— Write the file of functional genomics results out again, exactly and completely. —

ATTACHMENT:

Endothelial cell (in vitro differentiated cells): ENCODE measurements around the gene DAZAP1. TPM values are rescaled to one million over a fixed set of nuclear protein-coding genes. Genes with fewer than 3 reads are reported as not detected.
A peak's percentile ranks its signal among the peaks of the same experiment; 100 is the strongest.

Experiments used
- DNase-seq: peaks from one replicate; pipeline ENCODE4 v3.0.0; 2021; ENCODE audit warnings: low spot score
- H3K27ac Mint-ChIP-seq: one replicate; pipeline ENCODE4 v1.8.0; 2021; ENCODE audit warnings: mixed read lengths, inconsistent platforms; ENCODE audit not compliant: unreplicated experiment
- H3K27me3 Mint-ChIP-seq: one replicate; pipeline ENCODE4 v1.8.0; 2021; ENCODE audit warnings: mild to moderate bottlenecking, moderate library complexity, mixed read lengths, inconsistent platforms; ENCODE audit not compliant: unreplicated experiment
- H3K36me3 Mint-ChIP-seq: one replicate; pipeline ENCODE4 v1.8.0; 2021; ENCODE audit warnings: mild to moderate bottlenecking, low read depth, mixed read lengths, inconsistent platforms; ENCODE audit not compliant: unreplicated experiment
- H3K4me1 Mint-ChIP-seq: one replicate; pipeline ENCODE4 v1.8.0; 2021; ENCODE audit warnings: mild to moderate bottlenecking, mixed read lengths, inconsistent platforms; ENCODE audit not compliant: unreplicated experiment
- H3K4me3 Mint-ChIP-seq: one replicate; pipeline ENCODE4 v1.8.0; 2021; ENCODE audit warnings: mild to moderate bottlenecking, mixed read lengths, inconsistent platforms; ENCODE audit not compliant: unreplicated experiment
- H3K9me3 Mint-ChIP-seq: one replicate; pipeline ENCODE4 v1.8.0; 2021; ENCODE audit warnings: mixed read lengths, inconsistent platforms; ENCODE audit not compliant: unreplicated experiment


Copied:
Endothelial cell (in vitro differentiated cells): ENCODE measurements around the gene DAZAP1. TPM values are rescaled to one million over a fixed set of nuclear protein-coding genes. Genes with fewer than 3 reads are reported as not detected.
A peak's percentile ranks its signal among the peaks of the same experiment; 100 is the strongest.

Experiments used
- DNase-seq: peaks from one replicate; pipeline ENCODE4 v3.0.0; 2021; ENCODE audit warnings: low spot score
- H3K27ac Mint-ChIP-seq: one replicate; pipeline ENCODE4 v1.8.0; 2021; ENCODE audit warnings: mixed read lengths, inconsistent platforms; ENCODE audit not compliant: unreplicated experiment
- H3K27me3 Mint-ChIP-seq: one replicate; pipeline ENCODE4 v1.8.0; 2021; ENCODE audit warnings: mild to moderate bottlenecking, moderate library complexity, mixed read lengths, inconsistent platforms; ENCODE audit not compliant: unreplicated experiment
- H3K36me3 Mint-ChIP-seq: one replicate; pipeline ENCODE4 v1.8.0; 2021; ENCODE audit warnings: mild to moderate bottlenecking, low read depth, mixed read lengths, inconsistent platforms; ENCODE audit not compliant: unreplicated experiment
- H3K4me1 Mint-ChIP-seq: one replicate; pipeline ENCODE4 v1.8.0; 2021; ENCODE audit warnings: mild to moderate bottlenecking, mixed read lengths, inconsistent platforms; ENCODE audit not compliant: unreplicated experiment
- H3K4me3 Mint-ChIP-seq: one replicate; pipeline ENCODE4 v1.8.0; 2021; ENCODE audit warnings: mild to moderate bottlenecking, mixed read lengths, inconsistent platforms; ENCODE audit not compliant: unreplicated experiment
- H3K9me3 Mint-ChIP-seq: one replicate; pipeline ENCODE4 v1.8.0; 2021; ENCODE audit warnings: mixed read lengths, inconsistent platforms; ENCODE audit not compliant: unreplicated experiment